Nigeria is looking towards a $3billion World Bank loan to tackle mounting debt in the power sector that risks the collapse of companies running the national grid.
The country, with over 200 million people is battling to meet its electricity needs even after state-owned power assets were sold to private investors in 2013 in a bid to boost supply.
According to the International Monetary Fund [IMF], Nigeria’s current electricity production per capita is less than 15% of the average of emerging-market economies and less than 25% of the sub-Saharan Africa average.
“Distribution companies are not collecting enough revenue to pay their bills to the power-generation companies, who then can’t pay their bills to the gas companies supplying them,” the World Bank country director, Shubham Chaudhuri, said in an interview in Abuja.
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“The federal government has been stepping in to cover the bills for now, because otherwise the power will shut off.”
More Nigerians, more of the time, use power from other sources other than electricity from the national grid. The experience has sent many manufacturing firms, especially international companies to close shop and leave Nigeria.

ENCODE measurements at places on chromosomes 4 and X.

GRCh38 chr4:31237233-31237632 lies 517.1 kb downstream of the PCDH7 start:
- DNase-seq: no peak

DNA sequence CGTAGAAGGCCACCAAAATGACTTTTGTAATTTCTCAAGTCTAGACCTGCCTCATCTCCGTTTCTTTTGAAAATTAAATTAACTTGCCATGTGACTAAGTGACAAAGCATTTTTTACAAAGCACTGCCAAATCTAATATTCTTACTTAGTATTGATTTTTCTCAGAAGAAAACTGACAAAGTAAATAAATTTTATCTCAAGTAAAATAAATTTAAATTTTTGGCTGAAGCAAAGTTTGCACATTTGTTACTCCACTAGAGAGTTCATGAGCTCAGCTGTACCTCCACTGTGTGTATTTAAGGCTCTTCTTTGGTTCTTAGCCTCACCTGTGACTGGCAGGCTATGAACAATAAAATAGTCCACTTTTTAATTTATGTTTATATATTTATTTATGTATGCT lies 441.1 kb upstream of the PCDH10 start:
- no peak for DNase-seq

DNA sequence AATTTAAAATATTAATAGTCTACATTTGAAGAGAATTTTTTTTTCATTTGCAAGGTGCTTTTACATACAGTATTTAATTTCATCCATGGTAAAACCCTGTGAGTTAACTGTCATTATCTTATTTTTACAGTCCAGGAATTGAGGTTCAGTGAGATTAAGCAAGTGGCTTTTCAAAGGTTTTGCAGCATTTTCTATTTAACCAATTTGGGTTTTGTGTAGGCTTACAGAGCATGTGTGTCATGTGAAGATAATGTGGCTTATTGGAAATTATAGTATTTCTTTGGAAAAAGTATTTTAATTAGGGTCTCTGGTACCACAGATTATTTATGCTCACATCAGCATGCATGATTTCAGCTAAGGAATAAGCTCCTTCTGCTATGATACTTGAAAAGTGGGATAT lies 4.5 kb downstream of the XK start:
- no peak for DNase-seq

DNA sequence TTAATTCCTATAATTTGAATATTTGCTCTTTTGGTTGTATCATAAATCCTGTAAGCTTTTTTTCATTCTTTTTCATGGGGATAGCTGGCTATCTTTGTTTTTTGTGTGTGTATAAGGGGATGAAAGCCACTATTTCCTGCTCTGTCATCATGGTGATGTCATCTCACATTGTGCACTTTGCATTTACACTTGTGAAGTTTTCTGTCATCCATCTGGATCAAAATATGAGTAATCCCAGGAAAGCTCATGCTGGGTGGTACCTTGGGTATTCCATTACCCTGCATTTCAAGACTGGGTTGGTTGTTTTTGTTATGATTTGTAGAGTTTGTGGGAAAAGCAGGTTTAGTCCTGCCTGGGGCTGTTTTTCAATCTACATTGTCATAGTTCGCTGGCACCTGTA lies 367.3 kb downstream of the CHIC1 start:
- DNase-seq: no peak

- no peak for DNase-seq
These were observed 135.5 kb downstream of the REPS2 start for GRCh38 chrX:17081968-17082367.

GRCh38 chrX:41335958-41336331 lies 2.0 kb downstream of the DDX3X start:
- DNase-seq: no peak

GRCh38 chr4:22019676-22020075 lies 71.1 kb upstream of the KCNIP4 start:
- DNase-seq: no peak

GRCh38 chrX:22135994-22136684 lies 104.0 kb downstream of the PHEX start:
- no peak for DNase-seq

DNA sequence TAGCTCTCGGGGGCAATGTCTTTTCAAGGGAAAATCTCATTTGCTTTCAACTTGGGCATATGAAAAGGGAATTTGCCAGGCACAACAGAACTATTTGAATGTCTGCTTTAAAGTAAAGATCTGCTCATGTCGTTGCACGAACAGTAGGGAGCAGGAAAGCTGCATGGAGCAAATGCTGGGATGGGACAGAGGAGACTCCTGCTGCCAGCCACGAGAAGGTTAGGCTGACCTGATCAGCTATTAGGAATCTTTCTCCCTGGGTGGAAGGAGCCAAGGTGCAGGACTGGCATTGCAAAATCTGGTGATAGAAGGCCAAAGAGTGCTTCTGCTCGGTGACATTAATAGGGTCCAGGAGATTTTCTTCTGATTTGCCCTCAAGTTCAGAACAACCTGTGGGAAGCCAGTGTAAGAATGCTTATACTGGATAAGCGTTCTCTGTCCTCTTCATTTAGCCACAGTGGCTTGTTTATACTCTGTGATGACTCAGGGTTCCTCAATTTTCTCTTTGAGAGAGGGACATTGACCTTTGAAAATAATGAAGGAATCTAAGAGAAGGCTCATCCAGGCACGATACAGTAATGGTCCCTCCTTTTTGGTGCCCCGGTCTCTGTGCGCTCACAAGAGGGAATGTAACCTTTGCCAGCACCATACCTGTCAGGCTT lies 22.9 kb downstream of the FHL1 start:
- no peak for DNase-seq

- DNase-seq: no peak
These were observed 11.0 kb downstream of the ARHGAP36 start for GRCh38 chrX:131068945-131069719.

President Muhammadu Buhari’s government has asked for World Bank assistance to turn around its power industry. Mr Chaudhuri said some of the solutions may be new policies and regulations, along with additional financing.
“What we’re trying to do is to help the government figure out what combination of reforms and financing will be needed to get the power sector on track,” he said.
The World Bank is also encouraging the West African country to improve its business environment to create the space for businesses to thrive, create jobs, and address the country’s poverty.
Nigeria has climbed 15 places to 131 in the latest ease-of-doing-business rankings.
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According to The National, using Lagos and Kano, two of the country’s biggest cities, substantial improvements were found in the speed of registration of companies, streamlining of payments, quick issuance of construction and electricity-connection permits for new businesses.
“It’s a combination of action at the federal level and the state levels,” said Mr Chaudhuri. “It’s a conversation between the federal, state governments, the private sector and international partners.”